Commodity producers, traders, and industrial consumers are all facing a barrage of risks such as price exposure and cyber vulnerability, as well as legal, credit, operational and market risks. The risks associated with buying, selling, and moving commodities only seem to be increasing exponentially with greater regulatory oversight and a broadening of supply chain operational issues like traceability. Many of these risks can be business killers – the actions of rogue traders or the impact of counterparty business failures, for example – and lead to fatal damage such as an inability to access capital or damage to brands (via issues around sourcing commodities or producing substandard end-products). Other risks, such as ineffective price risk management, inefficient scheduling of transportation, or regulatory non-compliance can erode profitability and damage the company’s ability to execute on strategic plans and growth initiatives.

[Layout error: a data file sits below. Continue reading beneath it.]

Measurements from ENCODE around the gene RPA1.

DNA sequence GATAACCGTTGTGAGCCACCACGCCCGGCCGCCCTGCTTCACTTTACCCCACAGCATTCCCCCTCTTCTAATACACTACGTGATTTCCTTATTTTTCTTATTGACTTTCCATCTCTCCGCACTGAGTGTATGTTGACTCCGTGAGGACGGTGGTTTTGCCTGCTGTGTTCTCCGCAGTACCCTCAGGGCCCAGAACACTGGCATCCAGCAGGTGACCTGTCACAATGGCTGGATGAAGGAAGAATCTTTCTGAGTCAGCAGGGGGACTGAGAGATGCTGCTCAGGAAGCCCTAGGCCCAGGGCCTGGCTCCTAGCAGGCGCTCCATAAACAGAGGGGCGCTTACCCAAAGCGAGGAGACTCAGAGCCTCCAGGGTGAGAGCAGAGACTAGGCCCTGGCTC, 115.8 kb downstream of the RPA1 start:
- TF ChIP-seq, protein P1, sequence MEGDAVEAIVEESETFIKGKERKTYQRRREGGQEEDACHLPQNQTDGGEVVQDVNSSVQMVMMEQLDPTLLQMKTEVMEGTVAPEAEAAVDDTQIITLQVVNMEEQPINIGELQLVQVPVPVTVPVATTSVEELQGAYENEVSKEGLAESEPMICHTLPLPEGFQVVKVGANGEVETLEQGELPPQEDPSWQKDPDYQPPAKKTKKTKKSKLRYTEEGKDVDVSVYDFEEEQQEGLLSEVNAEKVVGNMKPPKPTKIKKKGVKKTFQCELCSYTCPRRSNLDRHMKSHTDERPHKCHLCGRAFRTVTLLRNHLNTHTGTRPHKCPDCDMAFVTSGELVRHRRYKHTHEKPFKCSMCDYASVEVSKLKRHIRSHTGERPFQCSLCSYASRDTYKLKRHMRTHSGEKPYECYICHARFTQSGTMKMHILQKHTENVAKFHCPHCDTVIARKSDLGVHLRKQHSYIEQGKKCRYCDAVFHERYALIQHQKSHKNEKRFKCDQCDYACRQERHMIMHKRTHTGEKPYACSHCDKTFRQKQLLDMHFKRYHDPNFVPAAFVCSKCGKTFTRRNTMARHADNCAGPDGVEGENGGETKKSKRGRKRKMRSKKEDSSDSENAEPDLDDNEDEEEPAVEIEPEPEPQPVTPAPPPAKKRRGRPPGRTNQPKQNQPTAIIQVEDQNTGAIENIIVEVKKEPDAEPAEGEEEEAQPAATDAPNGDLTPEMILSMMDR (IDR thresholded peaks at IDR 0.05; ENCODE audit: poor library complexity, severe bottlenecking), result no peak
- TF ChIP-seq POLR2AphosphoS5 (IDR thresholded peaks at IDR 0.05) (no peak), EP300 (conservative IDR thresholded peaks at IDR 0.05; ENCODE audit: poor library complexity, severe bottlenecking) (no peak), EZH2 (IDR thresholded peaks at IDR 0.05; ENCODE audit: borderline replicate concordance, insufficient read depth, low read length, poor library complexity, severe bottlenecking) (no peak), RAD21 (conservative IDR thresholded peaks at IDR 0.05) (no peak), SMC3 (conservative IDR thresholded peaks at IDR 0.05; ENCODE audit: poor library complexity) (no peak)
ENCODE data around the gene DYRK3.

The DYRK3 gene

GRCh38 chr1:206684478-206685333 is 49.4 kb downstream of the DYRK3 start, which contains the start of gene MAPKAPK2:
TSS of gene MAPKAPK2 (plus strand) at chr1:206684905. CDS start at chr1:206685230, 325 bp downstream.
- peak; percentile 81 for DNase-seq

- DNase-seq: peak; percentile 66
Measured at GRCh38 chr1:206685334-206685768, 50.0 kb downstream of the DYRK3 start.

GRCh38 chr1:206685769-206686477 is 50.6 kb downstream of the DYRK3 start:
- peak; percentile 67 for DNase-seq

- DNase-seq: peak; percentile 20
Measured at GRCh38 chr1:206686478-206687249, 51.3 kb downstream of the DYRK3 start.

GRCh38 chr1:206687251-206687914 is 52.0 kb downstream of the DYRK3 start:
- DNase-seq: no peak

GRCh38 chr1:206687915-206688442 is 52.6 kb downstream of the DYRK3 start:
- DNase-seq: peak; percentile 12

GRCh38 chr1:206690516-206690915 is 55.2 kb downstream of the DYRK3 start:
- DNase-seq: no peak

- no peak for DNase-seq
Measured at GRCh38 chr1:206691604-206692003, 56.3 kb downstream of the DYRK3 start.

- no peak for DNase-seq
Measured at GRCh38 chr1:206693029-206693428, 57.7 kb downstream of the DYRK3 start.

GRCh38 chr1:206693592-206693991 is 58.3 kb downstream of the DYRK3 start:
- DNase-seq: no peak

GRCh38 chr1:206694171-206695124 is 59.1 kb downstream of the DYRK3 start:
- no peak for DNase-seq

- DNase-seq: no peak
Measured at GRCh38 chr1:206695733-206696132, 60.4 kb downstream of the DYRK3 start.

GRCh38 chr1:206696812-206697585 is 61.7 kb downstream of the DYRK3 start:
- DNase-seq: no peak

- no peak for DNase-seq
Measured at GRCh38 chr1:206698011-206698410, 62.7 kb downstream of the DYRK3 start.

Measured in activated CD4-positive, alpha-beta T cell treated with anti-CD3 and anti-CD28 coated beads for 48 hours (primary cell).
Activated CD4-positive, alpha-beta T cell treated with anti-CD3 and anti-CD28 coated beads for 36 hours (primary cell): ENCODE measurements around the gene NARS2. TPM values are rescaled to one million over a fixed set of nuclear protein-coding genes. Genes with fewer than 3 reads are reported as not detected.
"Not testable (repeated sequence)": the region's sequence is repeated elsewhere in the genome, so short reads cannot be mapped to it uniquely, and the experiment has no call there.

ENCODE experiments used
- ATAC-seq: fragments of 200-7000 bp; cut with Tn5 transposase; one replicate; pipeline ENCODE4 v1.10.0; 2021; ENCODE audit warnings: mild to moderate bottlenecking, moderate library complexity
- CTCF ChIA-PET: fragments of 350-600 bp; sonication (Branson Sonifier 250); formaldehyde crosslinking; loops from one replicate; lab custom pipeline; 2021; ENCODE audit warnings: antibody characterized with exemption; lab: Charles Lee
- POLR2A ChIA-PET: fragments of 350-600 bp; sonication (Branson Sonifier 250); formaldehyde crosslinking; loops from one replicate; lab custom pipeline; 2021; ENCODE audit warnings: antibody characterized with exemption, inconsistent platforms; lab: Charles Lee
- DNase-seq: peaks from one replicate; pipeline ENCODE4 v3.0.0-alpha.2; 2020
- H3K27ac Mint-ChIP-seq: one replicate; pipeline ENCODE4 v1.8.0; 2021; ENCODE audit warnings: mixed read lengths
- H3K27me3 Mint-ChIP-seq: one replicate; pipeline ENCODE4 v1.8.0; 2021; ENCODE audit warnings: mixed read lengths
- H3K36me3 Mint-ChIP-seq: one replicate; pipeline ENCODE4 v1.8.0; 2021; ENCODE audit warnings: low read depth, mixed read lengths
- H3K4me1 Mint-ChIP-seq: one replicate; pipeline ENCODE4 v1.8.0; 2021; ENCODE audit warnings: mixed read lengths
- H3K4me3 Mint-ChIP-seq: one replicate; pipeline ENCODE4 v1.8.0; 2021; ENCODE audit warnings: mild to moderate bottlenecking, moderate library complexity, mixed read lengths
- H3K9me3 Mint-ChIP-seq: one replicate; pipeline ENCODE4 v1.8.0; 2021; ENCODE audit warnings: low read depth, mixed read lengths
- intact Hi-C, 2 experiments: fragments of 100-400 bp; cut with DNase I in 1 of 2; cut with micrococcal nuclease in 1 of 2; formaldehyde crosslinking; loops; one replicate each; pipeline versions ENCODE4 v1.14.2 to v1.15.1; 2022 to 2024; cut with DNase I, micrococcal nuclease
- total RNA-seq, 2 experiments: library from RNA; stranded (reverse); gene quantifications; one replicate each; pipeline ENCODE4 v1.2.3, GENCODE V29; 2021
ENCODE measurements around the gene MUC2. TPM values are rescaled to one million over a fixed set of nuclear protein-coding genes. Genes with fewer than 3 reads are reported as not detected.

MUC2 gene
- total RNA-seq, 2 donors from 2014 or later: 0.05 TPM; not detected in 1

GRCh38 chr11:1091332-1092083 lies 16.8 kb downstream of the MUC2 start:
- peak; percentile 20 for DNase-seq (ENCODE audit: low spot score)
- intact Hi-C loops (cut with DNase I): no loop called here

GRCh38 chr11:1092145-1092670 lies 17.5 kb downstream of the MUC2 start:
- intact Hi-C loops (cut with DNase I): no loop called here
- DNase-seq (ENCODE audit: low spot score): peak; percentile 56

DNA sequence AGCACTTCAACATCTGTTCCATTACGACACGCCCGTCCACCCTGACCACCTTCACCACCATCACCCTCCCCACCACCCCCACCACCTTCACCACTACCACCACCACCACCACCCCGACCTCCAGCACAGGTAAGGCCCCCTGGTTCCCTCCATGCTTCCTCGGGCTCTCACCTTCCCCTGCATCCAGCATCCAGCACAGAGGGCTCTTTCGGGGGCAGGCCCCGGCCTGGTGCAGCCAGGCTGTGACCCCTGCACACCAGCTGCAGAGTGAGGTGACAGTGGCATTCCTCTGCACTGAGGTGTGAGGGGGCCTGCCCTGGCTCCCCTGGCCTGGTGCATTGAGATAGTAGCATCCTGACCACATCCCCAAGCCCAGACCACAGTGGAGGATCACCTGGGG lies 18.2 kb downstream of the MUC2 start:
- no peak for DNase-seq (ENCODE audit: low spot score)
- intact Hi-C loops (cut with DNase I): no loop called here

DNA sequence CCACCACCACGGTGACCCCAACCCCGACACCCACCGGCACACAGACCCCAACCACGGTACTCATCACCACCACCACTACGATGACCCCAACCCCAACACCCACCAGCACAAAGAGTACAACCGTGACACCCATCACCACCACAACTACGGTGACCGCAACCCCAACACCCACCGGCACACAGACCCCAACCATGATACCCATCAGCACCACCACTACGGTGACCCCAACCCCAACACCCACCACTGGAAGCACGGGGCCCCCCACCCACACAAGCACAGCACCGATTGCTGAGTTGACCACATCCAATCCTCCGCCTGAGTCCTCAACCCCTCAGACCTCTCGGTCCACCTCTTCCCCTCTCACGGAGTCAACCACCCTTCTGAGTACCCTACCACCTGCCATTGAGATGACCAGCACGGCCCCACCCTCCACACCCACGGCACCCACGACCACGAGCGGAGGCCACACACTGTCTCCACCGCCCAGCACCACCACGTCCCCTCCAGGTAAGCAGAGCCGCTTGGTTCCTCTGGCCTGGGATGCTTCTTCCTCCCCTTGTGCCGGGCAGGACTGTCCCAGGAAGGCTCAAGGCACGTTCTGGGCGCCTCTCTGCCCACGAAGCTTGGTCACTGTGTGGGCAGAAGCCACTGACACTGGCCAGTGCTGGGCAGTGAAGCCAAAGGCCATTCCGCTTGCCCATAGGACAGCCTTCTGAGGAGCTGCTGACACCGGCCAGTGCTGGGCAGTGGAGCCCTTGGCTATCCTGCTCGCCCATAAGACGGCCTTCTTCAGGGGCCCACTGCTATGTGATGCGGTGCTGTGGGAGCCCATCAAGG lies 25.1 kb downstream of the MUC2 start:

Of course, often where there is risk, there is also an opportunity to profit – but only when those risks are recognized, effectively managed, and properly mitigated. The rise in stakeholder scrutiny and regulatory oversight also means that being able to demonstrate effective risk management across the organization is certainly more important today than ever before.
Read the document online or download it from the CTRM Center Risk Monitoring and Management Trends In Commodities
The 2017 Commodity Technology Advisory LLC (ComTech) CTRM Software Sourcebook is designed to be a useful and usable resource to help those seeking information as to the capabilities and coverage of products within the CTRM software category. It is a starting point in the product selection process – a mid-level guide to allow the reader to develop a long list of vendors that have high potential capabilities in terms of functional and commodity coverage meet the specific needs of CTRM market participants.
It is NOT intended to be a replacement for a formal selection process – CTRM software is simply too complex to be selected properly without utilizing a programmatic selection process.